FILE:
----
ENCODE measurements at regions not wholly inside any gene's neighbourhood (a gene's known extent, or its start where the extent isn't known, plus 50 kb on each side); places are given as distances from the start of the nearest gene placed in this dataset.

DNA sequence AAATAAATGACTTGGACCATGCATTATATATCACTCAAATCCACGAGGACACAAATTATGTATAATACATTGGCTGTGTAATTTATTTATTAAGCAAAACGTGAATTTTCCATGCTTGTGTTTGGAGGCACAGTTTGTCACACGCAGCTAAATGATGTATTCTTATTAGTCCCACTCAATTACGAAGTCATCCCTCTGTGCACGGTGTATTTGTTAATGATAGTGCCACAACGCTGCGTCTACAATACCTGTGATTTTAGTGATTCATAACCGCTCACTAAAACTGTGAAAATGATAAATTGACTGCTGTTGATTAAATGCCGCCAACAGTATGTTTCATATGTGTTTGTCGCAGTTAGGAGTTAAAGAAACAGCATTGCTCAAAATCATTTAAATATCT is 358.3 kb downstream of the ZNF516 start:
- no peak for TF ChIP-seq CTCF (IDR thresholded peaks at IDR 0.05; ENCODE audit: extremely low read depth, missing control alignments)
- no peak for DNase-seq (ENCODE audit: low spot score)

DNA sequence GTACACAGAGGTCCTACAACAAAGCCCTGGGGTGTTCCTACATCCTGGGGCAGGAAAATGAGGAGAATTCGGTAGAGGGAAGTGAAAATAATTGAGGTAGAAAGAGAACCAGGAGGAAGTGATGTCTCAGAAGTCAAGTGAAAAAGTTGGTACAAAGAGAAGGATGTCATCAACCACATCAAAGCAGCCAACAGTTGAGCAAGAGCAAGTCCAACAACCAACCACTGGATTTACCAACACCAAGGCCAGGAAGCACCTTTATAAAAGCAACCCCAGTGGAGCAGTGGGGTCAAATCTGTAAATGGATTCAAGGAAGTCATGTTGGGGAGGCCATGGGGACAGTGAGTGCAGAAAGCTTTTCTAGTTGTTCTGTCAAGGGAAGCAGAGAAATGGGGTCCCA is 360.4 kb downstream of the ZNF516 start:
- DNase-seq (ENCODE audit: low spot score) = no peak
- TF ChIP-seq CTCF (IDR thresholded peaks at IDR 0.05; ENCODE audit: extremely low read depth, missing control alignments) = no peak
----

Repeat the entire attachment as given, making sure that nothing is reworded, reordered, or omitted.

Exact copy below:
ENCODE measurements at regions not wholly inside any gene's neighbourhood (a gene's known extent, or its start where the extent isn't known, plus 50 kb on each side); places are given as distances from the start of the nearest gene placed in this dataset.

DNA sequence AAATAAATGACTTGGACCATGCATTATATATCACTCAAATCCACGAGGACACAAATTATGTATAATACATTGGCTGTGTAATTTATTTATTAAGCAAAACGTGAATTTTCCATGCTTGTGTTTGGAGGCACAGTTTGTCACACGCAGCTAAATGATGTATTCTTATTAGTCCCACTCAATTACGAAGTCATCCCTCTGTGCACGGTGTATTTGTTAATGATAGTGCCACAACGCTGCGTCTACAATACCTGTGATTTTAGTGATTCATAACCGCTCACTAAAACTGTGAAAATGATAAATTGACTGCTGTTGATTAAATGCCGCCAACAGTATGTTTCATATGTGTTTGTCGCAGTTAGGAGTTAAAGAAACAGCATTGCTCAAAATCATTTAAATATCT is 358.3 kb downstream of the ZNF516 start:
- no peak for TF ChIP-seq CTCF (IDR thresholded peaks at IDR 0.05; ENCODE audit: extremely low read depth, missing control alignments)
- no peak for DNase-seq (ENCODE audit: low spot score)

DNA sequence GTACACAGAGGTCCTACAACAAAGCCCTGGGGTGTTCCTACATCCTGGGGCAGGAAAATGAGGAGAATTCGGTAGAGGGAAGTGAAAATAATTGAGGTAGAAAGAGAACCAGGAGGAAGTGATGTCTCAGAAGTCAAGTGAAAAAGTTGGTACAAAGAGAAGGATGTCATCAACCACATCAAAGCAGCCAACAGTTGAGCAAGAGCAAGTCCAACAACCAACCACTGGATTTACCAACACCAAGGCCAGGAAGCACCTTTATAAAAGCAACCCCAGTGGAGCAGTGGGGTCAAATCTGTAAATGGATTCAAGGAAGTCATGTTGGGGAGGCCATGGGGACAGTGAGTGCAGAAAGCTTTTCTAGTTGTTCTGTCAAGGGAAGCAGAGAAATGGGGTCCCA is 360.4 kb downstream of the ZNF516 start:
- DNase-seq (ENCODE audit: low spot score) = no peak
- TF ChIP-seq CTCF (IDR thresholded peaks at IDR 0.05; ENCODE audit: extremely low read depth, missing control alignments) = no peak